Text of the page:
- Processes to support provider workflows: Providers, administrators, frontline staff involved in medication reconciliation, information technology staff, transcriptionists, and clerks met to map the medication reconciliation process within each of the five Aurora clinics, including current barriers and opportunities for improvement. Providers also designed a clinic process flow chart to gather preliminary data on the effectiveness and accuracy of the medication lists. Education and training were provided about medication safety, patient-centered care, and how to encourage patient self-management of medications.
References/Related ArticlesCommittee on Identifying and Preventing Medication Errors, Aspden P, Wolcott J, Bootman JL, et al., editors. Preventing Medication Errors: Quality Chasm Series. Washington, DC: The National Academies Press; 2007. Available at: http://www.iom.edu/CMS/3809/22526/35939.aspx
Leonhardt KK, Pagel P, Bonin D, et al. Creating an accurate medication list in the outpatient setting through a patient-centered approach. In: Henriksen K, Battles J, Marks E, et al, editors. Performance and tools. Rockville, MD: Agency for Healthcare Research and Quality; 2008. In: Advances in patient safety: new directions and alternative approaches; Vol. 3 (pp. 319–333). AHRQ Publication No. 08-0034-3.
Leonhardt KK. HRET patient safety leadership fellowship: the role of "community" in patient safety. Am J Med Qual. 2010;25(3):192-6. [PubMed]
Contact the InnovatorKathy Leonhardt, MD, MPH
Vice President, Patient Experience and Patient Safety
Aurora Health Care
12500 W. Bluemound Road, Suite 301
Elm Grove, WI 53122
Phone: (262) 787-2748
Fax: (262) 787-2788
Innovator DisclosuresDr. Leonhardt has not indicated whether she has financial interests or business/professional affiliations relevant to the work described in this profile.
ResultsThe program has significantly improved the accuracy of medication lists among older patients, broadly engaged and won support among both patients and providers, and reached a large part of the broader community (beyond Aurora facilities and patients). To evaluate the program, during one 4-week period each year, all scheduled patients of primary care providers are contacted before their appointment and reminded to bring their medications (or their medication list) with them. During the appointment, a clinician interviews patients and compares their medication lists to what is documented in the clinic's chart medication list. Other evaluations include surveying patients for their satisfaction with the medication lists and bags, and surveying providers on the effectiveness of the provider-side interventions.
Moderate: The evidence consists primarily of before and after comparisons of the accuracy of medication lists and comparison with controls, which included Aurora practices in which there was no intervention and post-implementation surveys eliciting patient and provider views. Although the project provided extensive education and support and employed controls, a direct causal link between the program and the improved accuracy rates cannot be confirmed, as confounding variables may have influenced the results, including recent emphasis and education by professional organizations.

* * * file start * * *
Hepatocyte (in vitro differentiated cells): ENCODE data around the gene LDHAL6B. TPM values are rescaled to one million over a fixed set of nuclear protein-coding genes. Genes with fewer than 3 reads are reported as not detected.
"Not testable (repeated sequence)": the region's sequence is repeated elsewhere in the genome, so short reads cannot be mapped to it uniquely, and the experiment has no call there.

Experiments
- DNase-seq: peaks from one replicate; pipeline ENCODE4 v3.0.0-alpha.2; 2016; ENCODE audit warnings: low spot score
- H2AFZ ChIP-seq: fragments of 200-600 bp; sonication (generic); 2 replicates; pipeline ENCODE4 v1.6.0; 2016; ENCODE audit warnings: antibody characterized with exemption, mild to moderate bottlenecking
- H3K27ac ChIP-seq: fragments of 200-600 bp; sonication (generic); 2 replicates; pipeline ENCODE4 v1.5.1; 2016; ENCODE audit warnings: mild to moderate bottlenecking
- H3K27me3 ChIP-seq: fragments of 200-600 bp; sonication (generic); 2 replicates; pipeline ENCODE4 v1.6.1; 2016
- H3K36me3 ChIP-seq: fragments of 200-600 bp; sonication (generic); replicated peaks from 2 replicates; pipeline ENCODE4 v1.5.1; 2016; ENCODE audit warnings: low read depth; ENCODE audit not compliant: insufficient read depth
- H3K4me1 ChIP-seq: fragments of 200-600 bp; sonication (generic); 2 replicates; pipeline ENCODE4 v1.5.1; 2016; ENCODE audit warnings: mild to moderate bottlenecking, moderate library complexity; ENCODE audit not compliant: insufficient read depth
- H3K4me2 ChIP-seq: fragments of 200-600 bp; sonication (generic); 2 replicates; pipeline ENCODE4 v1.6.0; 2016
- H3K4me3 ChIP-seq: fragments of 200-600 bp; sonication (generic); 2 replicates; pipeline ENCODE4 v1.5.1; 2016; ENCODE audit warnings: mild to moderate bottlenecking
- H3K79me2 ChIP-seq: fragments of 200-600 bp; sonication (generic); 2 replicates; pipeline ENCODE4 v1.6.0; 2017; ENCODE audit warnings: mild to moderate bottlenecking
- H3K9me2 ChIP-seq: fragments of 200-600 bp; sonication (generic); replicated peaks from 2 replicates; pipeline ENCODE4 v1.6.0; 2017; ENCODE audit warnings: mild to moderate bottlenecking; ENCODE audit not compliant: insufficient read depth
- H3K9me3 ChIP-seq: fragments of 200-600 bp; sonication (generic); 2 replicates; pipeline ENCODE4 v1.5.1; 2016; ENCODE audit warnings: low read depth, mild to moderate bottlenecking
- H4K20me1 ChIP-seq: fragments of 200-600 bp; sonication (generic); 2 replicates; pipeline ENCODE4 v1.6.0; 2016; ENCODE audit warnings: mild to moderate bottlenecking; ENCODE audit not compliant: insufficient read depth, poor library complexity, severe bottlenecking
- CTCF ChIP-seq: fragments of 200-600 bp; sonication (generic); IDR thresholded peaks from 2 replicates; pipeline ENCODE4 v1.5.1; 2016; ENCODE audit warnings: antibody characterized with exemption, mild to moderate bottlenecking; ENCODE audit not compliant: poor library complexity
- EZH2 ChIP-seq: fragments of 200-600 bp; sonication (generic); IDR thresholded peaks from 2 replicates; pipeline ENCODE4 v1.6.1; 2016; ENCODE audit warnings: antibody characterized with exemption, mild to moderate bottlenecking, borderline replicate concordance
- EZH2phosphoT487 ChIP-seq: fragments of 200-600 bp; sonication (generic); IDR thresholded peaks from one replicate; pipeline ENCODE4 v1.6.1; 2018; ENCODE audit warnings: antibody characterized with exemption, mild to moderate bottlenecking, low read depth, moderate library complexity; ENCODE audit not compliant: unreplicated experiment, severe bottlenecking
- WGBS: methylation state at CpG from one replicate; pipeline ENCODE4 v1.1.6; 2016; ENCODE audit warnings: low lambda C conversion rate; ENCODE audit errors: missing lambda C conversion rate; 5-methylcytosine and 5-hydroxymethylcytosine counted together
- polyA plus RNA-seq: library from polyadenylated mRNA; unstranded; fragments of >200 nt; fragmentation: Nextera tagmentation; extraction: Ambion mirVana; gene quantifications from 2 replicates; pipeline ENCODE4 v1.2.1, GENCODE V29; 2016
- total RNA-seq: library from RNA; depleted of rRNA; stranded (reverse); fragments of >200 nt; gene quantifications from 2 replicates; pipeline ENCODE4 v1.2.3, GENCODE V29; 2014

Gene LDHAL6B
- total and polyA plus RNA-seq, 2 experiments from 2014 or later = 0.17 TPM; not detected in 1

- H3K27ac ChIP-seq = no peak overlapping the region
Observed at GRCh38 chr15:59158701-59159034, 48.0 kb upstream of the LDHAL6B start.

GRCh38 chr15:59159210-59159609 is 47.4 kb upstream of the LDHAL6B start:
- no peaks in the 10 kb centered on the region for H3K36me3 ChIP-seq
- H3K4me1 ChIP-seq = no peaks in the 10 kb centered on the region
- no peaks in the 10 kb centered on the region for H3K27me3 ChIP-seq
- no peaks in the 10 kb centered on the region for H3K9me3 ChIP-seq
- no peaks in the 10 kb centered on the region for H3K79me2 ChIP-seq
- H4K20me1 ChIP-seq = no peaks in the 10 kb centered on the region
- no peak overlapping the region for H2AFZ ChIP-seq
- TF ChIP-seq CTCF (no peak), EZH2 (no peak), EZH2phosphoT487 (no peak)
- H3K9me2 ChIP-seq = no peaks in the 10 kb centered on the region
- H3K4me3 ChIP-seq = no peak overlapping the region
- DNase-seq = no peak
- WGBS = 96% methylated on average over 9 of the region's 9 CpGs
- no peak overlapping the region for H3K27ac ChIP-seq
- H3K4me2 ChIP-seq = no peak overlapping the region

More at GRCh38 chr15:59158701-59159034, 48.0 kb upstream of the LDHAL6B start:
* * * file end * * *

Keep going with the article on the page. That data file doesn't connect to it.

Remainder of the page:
- More accurate medication lists for older patients: The accuracy of medication lists among patients 55 years and older improved by 17 percentage points, from 55 percent before the campaign to 72 percent afterward. The use of any personal medication list by patients seen in the five area Aurora clinics increased significantly, from 51 percent at baseline to 61 percent after the campaign.
- High levels of patient engagement and support: A survey of patients aged 55 years and older seen in the five Aurora clinics found that 76 percent had documented their medications on the list they had received, whereas 73 percent brought the list to their physician appointment. Sixty-nine percent believed the personal medication list made it easier to talk with their provider about their medications. Only 23 percent used the medication bag to transport medicines to their clinic visits, as most patients preferred to bring the list rather than the bag.
- High levels of provider engagement and support: Surveys found that 85 percent of physicians, nurses, and pharmacists agreed or strongly agreed that having patients bring in the medication list form enhanced the accuracy of the medication list on file, while 96 percent believed it helped improve communication. Enthusiasm for the medication bag was somewhat lower, with 54 percent believing it improved the accuracy of the medication list and 88 percent believing it improved communication.
- Broad reach throughout the county: As a result of this program, 8,000 bags and 16,000 medication list forms were distributed during approximately 100 community presentations about the program. A telephone survey of 60 county residents who were not Aurora patients found that 13.3 percent had received a Partners in Safety medication list form, whereas 5 percent had received medication bags. Applying this response rate to the approximately 10,000 Walworth County residents aged 55 years or older, up to 2,600 non-Aurora patients may have been affected by this project.
Context of the InnovationAurora Health Care, an integrated delivery system in Wisconsin, has 13 hospitals, a home health program, and more than 100 clinics and 120 retail pharmacies. Although Aurora's hospitals have historically focused on improving medication reconciliation, little had been done to improve medication reconciliation in the outpatient setting, where most patient-provider interactions take place. Due to the high medication safety risks involved with elderly patients, Aurora decided to focus its efforts on patients 55 years and older. Aurora selected Walworth County to serve as a pilot program for the initiative, where it had retail pharmacies, five outpatient clinics, and one hospital.